Last Friday the New York Times published a bombshell report alleging that Deputy Attorney General Rod Rosenstein floated the idea of secretly recording conversations with President Donald Trump in 2017, and also proposed the possibility of removing Trump from office by invoking the 25th Amendment. Interestingly, their prior “bombshell” op-ed anonymously published by a “member of the resistance inside the Trump administration” said that “Given the instability many witnessed, there were early whispers within the cabinet of invoking the 25th Amendment.”
Whoever wrote that op-ed is anyone’s guess, but it is interesting that both Rosenstein and this anonymous writer both discussed invoking the 25th to get rid of Trump.
Rosenstein’s comments about recording Trump came after the firing of James Comey – which was followed by Rosenstein authorizing Robert Mueller’s special counsel. The counsel has since resulted in dozens of indictments, none of which are within the scope of the investigation, which includes examining “any links and/or coordination between the Russian government and individuals associated with the Trump campaign.”
Rosenstein’s leaked comments come as no surprise, given the ally he’s proven himself to be for Democrats in the past.
Extending Surveillance of Carter Page
Rosenstein played a role in renewing the FISA warrant used to spy on Carter Page during the 2016 election, in-part enabled by British spy Christopher Steele’s dirty dossier.
As we learned from the Nunes Memo, Rosenstein approved an application to extend surveillance on Carter Page. He signed the final FISA renewal in late June 2017, not longafter he appointed Mueller in May. Republican lawmakers have argued that Rosenstein and others failed to sufficiently explaine why they allowed the spying to continue, and why they failed to properly vet the warrant application.
Rosenstein Wrote the Memo Justifying Comey’s Termination – Then Used the Firing Against Trump
James Comey would’ve been fired by President Trump regardless, but it was a memo from Rosenstein that was used to officially justify it. Rosenstein wrote in a memo to Jeff Sessions evaluating Comey’s handling of the Clinton email investigation that “I cannot defend the Director’s handling of the conclusion of the investigation of Secretary Clinton’s emails, and I do not understand his refusal to accept serious mistakes; it is one of the few issues that unites people of diverse perspectives.” While not a partisan document, Rosenstein also supports the the left-wing narrative that Comey’s actions may have cost Hillary the election in the memo.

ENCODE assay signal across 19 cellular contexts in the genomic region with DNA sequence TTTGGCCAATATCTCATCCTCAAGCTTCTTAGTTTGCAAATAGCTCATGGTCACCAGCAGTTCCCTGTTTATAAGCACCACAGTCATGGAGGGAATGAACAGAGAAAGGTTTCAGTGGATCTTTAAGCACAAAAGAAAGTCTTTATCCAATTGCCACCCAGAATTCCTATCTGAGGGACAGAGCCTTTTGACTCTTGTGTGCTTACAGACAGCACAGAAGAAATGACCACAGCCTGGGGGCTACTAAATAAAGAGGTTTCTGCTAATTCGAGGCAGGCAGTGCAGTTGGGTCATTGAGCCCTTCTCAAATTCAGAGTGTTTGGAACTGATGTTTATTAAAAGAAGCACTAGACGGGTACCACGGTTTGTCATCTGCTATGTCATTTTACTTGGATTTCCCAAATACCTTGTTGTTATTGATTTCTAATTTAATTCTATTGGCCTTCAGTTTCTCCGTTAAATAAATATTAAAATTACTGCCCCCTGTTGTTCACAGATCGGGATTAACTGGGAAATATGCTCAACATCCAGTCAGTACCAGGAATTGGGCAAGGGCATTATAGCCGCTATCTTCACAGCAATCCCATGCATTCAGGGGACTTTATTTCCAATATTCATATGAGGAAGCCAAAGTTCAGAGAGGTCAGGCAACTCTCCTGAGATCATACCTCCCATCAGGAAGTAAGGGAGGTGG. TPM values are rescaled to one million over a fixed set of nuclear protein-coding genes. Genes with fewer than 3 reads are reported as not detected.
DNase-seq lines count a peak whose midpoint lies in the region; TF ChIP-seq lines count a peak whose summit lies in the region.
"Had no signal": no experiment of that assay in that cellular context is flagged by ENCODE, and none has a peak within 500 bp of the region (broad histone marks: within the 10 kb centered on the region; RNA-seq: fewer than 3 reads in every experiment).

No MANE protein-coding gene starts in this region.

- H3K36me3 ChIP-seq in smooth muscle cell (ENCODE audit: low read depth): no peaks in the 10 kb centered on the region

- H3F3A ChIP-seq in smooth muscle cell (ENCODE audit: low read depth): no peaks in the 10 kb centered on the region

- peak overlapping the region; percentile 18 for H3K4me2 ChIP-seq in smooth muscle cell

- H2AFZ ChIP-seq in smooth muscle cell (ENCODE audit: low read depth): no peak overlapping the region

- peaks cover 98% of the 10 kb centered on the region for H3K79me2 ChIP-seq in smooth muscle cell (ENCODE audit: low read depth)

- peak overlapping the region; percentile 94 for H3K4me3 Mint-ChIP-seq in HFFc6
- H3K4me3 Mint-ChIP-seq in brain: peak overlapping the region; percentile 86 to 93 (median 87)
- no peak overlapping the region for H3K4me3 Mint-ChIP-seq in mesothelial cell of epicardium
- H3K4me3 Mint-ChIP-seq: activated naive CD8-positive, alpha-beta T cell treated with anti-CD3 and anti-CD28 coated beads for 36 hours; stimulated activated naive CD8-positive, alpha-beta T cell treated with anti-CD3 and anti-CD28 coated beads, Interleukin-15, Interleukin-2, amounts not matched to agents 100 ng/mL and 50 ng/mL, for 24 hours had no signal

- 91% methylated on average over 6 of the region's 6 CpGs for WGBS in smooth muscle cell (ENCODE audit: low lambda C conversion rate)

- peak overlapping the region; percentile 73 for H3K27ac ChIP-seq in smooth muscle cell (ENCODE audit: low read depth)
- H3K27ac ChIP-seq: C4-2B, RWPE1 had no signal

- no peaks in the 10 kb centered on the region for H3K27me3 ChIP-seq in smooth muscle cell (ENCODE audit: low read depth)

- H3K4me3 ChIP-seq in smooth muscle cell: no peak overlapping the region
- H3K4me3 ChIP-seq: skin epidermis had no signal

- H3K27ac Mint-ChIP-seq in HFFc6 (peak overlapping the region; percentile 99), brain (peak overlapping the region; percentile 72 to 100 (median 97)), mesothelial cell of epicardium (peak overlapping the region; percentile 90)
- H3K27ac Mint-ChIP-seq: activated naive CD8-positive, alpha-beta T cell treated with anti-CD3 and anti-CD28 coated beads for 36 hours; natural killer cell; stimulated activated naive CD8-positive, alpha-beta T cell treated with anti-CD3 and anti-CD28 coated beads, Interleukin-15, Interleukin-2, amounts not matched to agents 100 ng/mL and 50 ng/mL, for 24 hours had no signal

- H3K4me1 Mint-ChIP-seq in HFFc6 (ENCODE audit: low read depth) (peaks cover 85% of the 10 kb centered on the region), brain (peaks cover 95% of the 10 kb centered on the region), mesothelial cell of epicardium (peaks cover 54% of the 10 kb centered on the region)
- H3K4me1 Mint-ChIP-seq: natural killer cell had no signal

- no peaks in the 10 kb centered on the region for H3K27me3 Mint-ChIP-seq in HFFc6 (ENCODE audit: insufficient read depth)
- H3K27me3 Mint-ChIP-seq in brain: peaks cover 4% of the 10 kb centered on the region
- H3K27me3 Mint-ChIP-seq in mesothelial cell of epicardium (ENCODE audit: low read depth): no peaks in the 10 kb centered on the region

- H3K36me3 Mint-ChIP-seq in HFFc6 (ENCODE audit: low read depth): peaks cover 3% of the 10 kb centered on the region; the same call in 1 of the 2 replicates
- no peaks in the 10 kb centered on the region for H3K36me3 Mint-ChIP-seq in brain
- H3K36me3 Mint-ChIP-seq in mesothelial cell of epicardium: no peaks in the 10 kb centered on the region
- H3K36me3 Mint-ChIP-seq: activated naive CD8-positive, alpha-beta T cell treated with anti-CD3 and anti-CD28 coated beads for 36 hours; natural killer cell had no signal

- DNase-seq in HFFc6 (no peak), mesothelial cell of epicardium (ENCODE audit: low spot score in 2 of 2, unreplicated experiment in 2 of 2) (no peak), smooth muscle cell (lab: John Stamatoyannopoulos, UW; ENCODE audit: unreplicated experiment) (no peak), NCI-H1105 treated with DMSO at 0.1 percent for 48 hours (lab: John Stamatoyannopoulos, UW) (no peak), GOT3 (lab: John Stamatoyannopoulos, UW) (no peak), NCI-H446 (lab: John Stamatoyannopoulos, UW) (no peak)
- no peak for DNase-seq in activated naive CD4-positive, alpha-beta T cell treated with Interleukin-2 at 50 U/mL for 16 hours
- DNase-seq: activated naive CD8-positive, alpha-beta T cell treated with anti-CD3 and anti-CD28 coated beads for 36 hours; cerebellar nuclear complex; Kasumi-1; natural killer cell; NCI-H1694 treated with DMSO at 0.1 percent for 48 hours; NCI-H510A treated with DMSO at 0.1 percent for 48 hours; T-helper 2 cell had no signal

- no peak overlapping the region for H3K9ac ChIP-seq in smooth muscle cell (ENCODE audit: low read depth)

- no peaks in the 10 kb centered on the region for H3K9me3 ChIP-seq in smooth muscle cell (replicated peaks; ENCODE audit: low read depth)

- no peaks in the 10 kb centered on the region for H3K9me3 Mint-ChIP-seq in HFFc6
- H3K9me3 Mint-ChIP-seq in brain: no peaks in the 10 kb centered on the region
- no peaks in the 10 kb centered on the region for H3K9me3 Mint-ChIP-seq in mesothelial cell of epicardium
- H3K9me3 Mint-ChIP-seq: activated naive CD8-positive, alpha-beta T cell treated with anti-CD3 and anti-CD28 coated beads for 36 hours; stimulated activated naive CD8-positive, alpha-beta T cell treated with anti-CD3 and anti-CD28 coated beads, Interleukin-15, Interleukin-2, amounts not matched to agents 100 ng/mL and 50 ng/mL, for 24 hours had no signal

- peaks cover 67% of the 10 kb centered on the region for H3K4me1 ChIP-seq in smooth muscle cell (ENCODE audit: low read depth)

There’s no way that Rosenstein didn’t know his memo would be used to justify Comey’s firing, but he was reported being “shaken” and “overwhelmed” by the New York Times following Comey’s termination.
While Rosenstein says that publicly, his actions set the stage for inevitable calls for a special counsel that he could fulfill. And why wouldn’t they? The firing of Comey would unquestionably be interpreted as “obstruction of justice” by liberals. And not only that, Rosenstein could then use this as justification for invoking the 25th Amendment. As Andrew McCarthy noted:
Immediately after Comey was dismissed, Rosenstein let it be known that Trump seemed incompetent in interviews of candidates to run the FBI. Though he had shredded Comey in his May 9 memo, Rosenstein reportedly began telling FBI officials that he wished Comey were still running the FBI, and even contemplated consulting Comey on appointment of a special counsel.
And when was he doing that? The Times tells us it was in the period May 12 to 17. That is, at precisely the time Rosenstein reportedly was floating the idea of wiretapping Trump and ousting him under the 25th Amendment, he decided to appoint a special counsel.
And with that, one witch hunt was swapped for another.
The FBI had uncovered the shady web of Russian interests engaging in bribery, kickbacks, and other acts of corruption designed to grow Russia’s nuclear influence, before Obama signed the Uranium One deal in 2010. The DOJ spent four subsequent years investigating the sketchy deal without notifying the American public. The scandal wasn’t brought to light until 2015, thanks to the work of author Peter Schweitzer.
The man who supervised the investigation, which found evidence of Russian nuclear corruption, was Rod Rosenstein. Among that corruption included donations from Russian interests to the Clinton Foundation.
And what did Rosenstein do with that information? A whole lot of nothing. The Justice Department and FBI did charge a man named Vadim Mikerin, the Russian overseeing Putin’s nuclear expansion in the U.S., in 2014. However, the DOJ and FBI were largely silent about the charges, with the first public statement about the charges being in a press release a year later.
Why be so secretive – if not to provide cover for the Obama administration and Clinton State Department that were the ones interacting with these Russians?
Rod Rosenstein meets with Trump on Friday. Hopefully he’ll be hearing the same words that hundreds of contestants on “The Apprentice” have heard before him.